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The most important decision I made was saying yes to my wife. And moving north, setting up home here in Lancashire. And now we have the blessing of our daughter.

In National Quaker Week, we’re saying: “Please remember we’re an option.” Early Quakers thought we were the true Church. That’s not the case now.

You go into a Quaker Meeting and it looks as if nothing is happening — but everything is happening. Silence is the approach to God, and a way of experiencing wisdom from God, and discerning whether it is from God.

There’s a joke about a postcard you can carry with the words printed on it: “I’m a Quaker. If there’s an emer­gency, please be quiet.” Silence ac­tually subverts, even in a secular way.

The most important insight George Fox, our founder, had was that, if everyone can have a direct en­counter with God, why do we need priests and all the rest? Sometimes absence is very important to allow presence.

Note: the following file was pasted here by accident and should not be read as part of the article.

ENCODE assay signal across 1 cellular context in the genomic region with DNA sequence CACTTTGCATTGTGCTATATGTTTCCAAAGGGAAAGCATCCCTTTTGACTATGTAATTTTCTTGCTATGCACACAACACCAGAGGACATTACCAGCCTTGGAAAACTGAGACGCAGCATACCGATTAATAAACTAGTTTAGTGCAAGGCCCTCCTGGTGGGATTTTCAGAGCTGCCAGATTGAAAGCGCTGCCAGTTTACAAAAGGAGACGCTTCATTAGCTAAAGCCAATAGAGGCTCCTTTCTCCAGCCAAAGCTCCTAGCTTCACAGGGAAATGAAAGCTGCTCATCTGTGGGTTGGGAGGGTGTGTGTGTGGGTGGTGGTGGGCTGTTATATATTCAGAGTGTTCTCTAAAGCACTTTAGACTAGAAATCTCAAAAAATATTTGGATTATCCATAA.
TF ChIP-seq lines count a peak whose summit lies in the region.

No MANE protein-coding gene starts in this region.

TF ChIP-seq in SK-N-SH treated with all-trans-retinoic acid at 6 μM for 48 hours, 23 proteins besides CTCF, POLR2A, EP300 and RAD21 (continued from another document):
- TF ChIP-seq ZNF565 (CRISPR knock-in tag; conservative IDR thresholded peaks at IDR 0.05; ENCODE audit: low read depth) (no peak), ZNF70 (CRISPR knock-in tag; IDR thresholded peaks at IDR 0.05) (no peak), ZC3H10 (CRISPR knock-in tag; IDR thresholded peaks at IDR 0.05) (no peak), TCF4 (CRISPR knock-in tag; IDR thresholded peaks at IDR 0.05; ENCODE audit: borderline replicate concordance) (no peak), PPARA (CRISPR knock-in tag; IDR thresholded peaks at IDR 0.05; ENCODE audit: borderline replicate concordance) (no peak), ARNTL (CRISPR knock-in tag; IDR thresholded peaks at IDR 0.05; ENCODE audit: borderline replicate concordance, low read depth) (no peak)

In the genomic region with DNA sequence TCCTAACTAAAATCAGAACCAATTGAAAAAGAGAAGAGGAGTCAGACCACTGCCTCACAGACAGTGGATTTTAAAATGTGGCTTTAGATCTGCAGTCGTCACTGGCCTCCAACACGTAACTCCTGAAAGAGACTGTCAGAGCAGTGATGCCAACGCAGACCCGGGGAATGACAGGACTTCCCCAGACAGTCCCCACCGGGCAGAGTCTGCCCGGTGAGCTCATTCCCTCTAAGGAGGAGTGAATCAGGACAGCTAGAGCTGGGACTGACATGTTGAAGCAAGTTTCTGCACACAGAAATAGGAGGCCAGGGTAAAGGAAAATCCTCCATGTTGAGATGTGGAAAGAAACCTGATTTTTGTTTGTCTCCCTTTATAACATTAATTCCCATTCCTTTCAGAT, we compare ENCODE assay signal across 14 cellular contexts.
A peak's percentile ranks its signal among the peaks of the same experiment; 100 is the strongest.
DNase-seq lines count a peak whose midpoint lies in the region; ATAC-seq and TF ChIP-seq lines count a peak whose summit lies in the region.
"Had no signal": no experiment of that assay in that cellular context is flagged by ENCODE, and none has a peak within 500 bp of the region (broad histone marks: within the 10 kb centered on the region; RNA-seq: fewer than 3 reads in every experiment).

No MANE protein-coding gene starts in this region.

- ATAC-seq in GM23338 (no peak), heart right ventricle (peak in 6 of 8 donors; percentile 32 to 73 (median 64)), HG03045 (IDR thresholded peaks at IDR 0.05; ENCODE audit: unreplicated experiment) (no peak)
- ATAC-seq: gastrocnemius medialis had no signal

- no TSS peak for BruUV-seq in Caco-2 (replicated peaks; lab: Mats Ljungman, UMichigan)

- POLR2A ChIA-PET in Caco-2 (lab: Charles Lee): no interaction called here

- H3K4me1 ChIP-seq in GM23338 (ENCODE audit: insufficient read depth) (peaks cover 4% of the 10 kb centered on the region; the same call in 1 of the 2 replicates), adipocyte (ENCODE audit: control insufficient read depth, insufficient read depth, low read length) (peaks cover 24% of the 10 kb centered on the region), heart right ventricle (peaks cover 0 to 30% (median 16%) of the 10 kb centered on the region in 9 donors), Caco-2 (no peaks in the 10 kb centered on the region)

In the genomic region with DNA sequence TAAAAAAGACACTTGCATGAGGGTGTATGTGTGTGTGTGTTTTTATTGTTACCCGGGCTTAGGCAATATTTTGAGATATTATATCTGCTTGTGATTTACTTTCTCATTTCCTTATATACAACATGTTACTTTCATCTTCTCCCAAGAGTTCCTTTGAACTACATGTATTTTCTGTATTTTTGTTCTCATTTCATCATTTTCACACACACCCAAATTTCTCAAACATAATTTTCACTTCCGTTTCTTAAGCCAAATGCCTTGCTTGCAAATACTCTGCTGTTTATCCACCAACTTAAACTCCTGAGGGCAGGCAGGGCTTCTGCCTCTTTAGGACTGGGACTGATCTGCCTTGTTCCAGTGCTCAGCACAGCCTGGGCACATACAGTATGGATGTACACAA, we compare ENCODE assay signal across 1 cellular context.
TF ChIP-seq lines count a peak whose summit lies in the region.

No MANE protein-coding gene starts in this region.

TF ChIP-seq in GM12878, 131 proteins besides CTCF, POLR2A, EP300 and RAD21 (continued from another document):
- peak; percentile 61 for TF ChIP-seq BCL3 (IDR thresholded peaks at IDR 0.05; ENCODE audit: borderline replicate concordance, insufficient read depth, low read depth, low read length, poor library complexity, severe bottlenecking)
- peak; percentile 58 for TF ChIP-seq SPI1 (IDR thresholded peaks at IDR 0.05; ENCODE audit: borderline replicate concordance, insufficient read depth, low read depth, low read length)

Ideally, the distinction between a spiritual and a social concern is false. All social concern comes out of a spiritual base. It’s an important wit­ness that some parts of the Church are totally committed to other ways of dealing with problems, not war.

My experience of Anglican worship is minimal, though there was a won­derful church in Peckham where I used to go sometimes. Paradoxically, a number of Quakers quite enjoy a High Church service because it’s more experiential, less literal.

We take our daughter to Quaker Meeting, and keep silence before meals to give thanks, and encourage habits of reflection and contempla­tion. To me, education’s about offer­ing options and encouraging dis­covery.

I didn’t grow up reading books; so I’m looking forward to enjoying them with my daughter. But the one I keep going back to is The Darling Buds of May by H. E. Bates. It’s very affirming of life, and joy in life — very incarnational. And it’s wonder­ful about food. And they have some lovely vehicles.